Sunday, February 1, 2009

Air Asia says: We'll take your money, even if we chuck you off the plane

I recently booked an Air Asia flight/holiday. The email confirmation sent by Air Asia did not carry sufficient details. You know Air Asia imposes a variety of charges. Air Asia's marketing speak calls it 'consumer choice' – you pay only for what you want. I think there's a fine-line between consumer choice and price gouging which Air Asia has crossed, but that's a different story.

Anyway, I went to Air Asia' Terms and Conditions of Carriage to see if check-in luggage was also a 'consumer choice' item or already included in the fare.

That's when I came across this very unfair clause:

6.1.3 Unavailability of Seat: There is a chance a seat may not be available for you on your flight even if your booking is confirmed. This is due to the common practice in the airline industry of overbooking. In the event of such unavailability of seat, we shall at our option, either:
* carry you at the earliest opportunity on another of our scheduled services on which space is available without additional charge and, where necessary, extend the validity of your booking; or
* should you choose to travel at another time, retain the value of your fare in a credit account for your future travel provided that you must re-book within three (3) months therefrom.”

Yes, overbooking is a common airline practice. But common airline practice, in the event that they do have to off-load passengers is to 1) ask for volunteers; 2) compensate the volunteers via cash payments and seat upgrades on the next available flight or3) even cash payments on top of full refunds of their airfares.

Air Asia's terms are extremely unfair. You, the customer who has already paid, will not get the flight you want. On top of that, you can't even get a refund! It's Air Asia's choice to put you on a later flight (too bad if it means the meeting you were going for would have already ended) or give you credit for another flight, which is valid for only 3 months! (too bad if you can't get leave again). No cash refund for you, even though it is Air Asia that is not delivering on its contractual obligation.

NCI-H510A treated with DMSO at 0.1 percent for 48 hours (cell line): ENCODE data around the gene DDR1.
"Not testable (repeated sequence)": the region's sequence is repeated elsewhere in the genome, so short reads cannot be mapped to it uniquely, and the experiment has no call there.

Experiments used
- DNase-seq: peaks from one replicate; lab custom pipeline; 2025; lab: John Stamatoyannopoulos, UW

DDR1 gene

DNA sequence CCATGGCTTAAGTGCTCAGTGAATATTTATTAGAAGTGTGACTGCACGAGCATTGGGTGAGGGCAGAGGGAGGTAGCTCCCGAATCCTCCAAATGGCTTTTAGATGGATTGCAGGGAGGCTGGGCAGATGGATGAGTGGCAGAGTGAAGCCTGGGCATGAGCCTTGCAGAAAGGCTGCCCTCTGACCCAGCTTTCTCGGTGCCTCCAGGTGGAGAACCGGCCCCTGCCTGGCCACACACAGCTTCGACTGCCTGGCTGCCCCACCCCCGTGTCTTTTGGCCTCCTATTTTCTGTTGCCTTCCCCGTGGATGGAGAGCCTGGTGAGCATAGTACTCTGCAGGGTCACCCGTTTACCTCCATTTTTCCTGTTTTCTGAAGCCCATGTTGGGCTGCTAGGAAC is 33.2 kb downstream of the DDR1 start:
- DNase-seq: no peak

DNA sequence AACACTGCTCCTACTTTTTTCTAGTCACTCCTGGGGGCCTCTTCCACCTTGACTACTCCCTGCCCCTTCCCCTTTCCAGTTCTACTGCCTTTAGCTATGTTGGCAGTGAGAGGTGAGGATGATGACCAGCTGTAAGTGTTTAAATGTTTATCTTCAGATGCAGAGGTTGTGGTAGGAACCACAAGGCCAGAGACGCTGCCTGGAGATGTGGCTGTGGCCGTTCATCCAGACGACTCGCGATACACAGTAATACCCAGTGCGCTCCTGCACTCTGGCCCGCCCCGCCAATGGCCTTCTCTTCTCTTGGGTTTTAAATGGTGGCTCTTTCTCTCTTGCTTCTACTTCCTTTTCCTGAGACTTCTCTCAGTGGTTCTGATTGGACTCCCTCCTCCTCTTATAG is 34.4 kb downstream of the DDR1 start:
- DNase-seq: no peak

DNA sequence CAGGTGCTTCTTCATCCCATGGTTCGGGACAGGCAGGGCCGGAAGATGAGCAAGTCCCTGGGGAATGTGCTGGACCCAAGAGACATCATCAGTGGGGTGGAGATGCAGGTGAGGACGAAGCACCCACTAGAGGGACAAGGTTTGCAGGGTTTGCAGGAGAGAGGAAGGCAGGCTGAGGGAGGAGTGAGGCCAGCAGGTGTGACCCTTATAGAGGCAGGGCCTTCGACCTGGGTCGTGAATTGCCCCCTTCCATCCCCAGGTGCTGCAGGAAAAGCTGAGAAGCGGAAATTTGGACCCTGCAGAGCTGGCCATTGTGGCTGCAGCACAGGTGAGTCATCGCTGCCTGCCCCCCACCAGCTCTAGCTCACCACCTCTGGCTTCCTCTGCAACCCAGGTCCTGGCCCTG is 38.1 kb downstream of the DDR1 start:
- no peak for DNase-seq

OK, some will say, if you hate it that much, then don't fly Air Asia. You have a choice not to fly Air Asia. But there are also grounds for government to step in here and legislate in the event businesses take undue advantage of small consumers. I remember an Unfair Contract Terms Act in the UK governing this. Any lawyers here to add more colour on this subject?


zewt said...

simbiosis - customers taking advantage of cheap fares while AA manipulates the customers.

Anonymous said...

Exactly zewt!! i think the terms and cons (no pun intened) are just fair considering the price you pay. But really based on what i read in news report a while ago, airasia does not practice overbooking. Overbooking happens when you work with many agents who will "book" seats in anticipation of sales but had to release them when there are no takers... explains why sometimes when you book on mas you'll be told that seats are full but when you board, plane is half empty!! It happened to me before... In airasia's case, they sell "no-show" seats - those who fail to check in 45 mins b4 flight dep. They really know how to make money by cutting both ways.

Anonymous said...

Anonymous said...

I commend you for exposing the cheating ways of Air Asia .... and they credit themselves for enabling all to fly .... more leading the cows to slaughter!

Other web sites that seem bent on exposing this ??? are:

We need more analysts like you in blogosphere.

Anonymous said...

Hi there. I think you are wasting your time reading the fine print of these airlines. If you want to do this, then don't stop at Air Asia. Look at the fine print of banks' standard terms and conditions and comment on them.